In this post, I’ll share some simple ways to leverage the power of ArcGIS Maps for Adobe Creative Cloud© when making an overview recreation map. Overview recreation maps are like mnemonic journals upon which we spatially situate our memories of exploration. The audience for whom these recreation maps are designed is the visitor of the mapped area – all the visitors in fact. For this reason, overview recreation maps are designed to be read with ease. These mementos are created with the intent to familiarize and orient visitors within a landscape managed for leisure, adventure, and education. Before diving into the 4 tips, here’s a little contextualization about these kinds of maps. If you want to jump straight to the 4 tips, then scroll about half way down this post.
A map that shows a recreation area’s popular sites, and where those sites are in relation to one another helps visitors plan their trip activities. Although overview recreation maps frequently show trails, they typically do not display the kind of detail required to function as a safe trail navigation map. Capturing an entire recreation area means that the map scale might be too small (far from the ground) to show adequate navigation detail. However, it is this carefully abstracted overview of heavily visited destinations that gives these types of maps such broad appeal.
Let’s dig a little bit more into the beautiful purpose of overview recreation maps by looking at an example made by the National Park Service, one of the most well-known makers of these types of maps. I am a former NPS park ranger, and this version of the North Cascades National Park overview map is the one that I used to give to the visitors at the Park’s visitor center in Newhalem, Washington. (Side note: I got better at reading this map upside-down, since that is the direction it faced me when I would show visitors a good spot to hike.) In the first image, you’ll see the entire map. The North Cascades National Park is 504,654 acres, so this gorgeous map is wonderful for showing visitors from around the world where they can find parking for a scenic viewpoint, or where they will be camping in relation to the trail they might be hiking the next morning. For this reason, the map has an alert telling visitors to not use this map for hiking*, as you’ll see in the second image. If a group of mountaineers were aiming to access Mount Challenger in the North Cascades’ Picket Range for a multi-day climbing trip, they will be well served with a larger scale map.
I’m a cartographer who spends a lot of time doing outdoor recreation, so I both enjoy and have made these types of maps. Recently, I’ve been spending a lot of time rock climbing at the Red River Gorge in Kentucky (known by many as “The Red”). Due to the combination of boundless world-class sport climbing routes, and a spectacularly friendly local climbing community, The Red is one of the most fun places that I have ever climbed. For this reason, I wanted to see if I could make an overview map using Maps for Creative Cloud. Well the answer is a resounding Yes, and you can see the first version of this map above. I am currently work on a second version in the same style, but with more information and area coverage. Making this map was a smooth experience because of how simple Maps for Creative Cloud makes it for users to bring in vector and raster map data directly into Adobe Illustrator & Photoshop. If you want to make a recreation map, I wanted to share four ways to leverage this very useful mapping tool. To be honest, these features below can be leveraged in any type of map you want to make, but I’ll focus on the specific use of making a fun recreation map.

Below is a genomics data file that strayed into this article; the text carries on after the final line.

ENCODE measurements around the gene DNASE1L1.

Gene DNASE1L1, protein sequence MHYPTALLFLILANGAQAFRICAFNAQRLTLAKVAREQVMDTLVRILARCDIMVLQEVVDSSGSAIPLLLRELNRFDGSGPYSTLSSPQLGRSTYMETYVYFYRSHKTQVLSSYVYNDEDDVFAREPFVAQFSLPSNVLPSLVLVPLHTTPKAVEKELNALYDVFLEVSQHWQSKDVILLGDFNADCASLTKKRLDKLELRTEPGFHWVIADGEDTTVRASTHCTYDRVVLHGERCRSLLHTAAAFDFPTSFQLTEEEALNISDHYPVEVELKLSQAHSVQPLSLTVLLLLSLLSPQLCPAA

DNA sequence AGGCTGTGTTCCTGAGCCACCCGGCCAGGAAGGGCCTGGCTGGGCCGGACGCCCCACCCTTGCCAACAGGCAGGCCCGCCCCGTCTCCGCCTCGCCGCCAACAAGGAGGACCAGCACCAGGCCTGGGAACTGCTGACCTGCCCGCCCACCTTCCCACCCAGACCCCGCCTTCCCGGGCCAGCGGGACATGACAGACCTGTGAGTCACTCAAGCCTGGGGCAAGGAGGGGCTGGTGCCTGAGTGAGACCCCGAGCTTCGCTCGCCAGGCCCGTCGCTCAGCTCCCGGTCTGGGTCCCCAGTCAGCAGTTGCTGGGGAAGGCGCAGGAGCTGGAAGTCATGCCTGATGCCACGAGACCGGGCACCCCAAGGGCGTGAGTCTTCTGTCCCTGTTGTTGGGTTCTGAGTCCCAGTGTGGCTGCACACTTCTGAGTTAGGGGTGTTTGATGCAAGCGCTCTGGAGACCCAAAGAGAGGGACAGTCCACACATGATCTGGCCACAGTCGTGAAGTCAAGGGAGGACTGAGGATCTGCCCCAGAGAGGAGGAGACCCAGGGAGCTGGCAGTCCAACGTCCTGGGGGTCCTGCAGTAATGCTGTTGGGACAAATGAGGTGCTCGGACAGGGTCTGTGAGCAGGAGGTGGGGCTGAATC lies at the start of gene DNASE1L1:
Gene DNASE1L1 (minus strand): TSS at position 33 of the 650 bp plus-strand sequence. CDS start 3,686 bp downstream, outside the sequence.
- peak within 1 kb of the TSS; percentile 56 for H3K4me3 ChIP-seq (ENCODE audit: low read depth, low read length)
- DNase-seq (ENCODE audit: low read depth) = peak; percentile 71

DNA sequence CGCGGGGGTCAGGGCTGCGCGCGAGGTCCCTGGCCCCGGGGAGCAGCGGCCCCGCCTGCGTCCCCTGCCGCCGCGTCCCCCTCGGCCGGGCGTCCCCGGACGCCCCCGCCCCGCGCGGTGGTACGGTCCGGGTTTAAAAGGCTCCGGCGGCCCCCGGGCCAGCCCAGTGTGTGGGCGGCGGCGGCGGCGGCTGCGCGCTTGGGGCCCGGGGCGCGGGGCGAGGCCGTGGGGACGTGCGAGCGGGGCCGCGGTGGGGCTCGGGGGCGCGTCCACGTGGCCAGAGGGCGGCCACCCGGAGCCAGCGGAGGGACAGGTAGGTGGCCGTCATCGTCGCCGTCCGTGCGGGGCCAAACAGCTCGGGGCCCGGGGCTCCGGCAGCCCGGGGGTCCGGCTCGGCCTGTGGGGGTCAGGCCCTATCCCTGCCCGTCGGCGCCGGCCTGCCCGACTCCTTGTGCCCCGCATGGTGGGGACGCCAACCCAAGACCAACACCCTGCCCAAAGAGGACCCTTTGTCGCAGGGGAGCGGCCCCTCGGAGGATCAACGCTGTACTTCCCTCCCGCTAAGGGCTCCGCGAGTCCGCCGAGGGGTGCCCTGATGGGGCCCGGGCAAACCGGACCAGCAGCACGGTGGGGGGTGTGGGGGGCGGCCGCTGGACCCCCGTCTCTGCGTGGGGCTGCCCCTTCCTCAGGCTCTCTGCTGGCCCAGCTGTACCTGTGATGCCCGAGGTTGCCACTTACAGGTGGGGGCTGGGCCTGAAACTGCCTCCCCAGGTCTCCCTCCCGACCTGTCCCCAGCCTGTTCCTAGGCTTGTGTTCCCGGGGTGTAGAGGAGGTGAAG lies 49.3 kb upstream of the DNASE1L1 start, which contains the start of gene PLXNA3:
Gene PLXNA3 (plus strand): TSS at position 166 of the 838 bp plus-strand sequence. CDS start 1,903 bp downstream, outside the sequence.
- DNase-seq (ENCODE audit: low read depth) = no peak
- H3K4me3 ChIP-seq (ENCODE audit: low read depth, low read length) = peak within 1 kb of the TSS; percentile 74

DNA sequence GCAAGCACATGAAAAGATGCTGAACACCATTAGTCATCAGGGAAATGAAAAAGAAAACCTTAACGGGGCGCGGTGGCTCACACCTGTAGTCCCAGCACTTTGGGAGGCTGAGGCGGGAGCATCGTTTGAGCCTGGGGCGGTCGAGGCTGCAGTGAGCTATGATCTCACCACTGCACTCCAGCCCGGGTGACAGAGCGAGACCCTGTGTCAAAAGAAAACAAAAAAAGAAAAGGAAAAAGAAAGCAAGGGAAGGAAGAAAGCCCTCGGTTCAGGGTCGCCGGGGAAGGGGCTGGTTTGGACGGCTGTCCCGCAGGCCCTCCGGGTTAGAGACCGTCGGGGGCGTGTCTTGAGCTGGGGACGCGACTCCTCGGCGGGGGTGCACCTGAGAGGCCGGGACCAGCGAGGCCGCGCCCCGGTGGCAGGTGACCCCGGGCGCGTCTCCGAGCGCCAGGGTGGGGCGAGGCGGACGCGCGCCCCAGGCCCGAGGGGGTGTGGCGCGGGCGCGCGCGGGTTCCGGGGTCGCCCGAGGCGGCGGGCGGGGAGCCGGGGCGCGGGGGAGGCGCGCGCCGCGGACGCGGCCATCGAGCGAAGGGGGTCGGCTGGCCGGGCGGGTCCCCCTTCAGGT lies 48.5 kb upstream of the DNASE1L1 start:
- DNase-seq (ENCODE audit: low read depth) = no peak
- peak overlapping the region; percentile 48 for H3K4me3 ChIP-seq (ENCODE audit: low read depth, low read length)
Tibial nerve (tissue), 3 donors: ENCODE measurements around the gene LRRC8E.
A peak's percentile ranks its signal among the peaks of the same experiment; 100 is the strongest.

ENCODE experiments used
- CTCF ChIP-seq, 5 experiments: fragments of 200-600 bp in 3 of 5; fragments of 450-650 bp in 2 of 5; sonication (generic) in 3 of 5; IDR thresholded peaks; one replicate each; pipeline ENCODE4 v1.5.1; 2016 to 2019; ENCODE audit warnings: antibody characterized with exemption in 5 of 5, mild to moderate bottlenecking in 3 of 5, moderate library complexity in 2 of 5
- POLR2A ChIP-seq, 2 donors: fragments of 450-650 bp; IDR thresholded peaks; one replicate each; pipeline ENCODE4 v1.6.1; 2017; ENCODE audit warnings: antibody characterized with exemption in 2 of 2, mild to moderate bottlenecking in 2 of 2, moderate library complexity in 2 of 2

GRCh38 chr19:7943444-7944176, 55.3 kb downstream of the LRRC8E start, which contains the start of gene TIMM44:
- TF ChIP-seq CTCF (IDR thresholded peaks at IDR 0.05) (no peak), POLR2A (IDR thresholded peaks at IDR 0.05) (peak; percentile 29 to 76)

1. Leveraging the Cloud to access online recreation and land management data
When you log into your ArcGIS Online account with the Maps for Creative Cloud extension, you will have access to all the data that you expect when you log into this same account in your browser. This means that you’ll not only be able to access the map data that you host on your account, but also all the data normally available to you on ArcGIS Online, like Esri’s Living Atlas data and more. So you can search for and add map layers like recreation area polygons, lakes, state parks, and other data that is well suited for overview recreation area maps.
Once you draw your Mapboard, you can go to the Compilation window in the extension, where you can search for and add data. Esri’s Maps for Creative Cloud team hosts data that is commonly searched, and full detailed vector maps designed specifically for this extension’s users. In addition to ArcGIS Online, Living Atlas, and Maps for Creative Cloud-curated content, you can search your own hosted ArcGIS Online data. You can also bookmark your own list by “starring” data layers to save to your Favorites.
Here’s a partial look at my Favorites list when filtering by the term “Washington.” I make a lot of maps of my home, Washington state. Each one of these first six data layers that appears in my search would be a great addition to a recreation map. They are data hosted on ArcGIS Online by federal and state agencies, and users can access them directly from Maps for Creative Cloud in Adobe Illustrator! The convenience of being able to add these data as artwork layers directly into Illustrator helps speed up the map making process. Here’s more information about utilizing the Favorites option.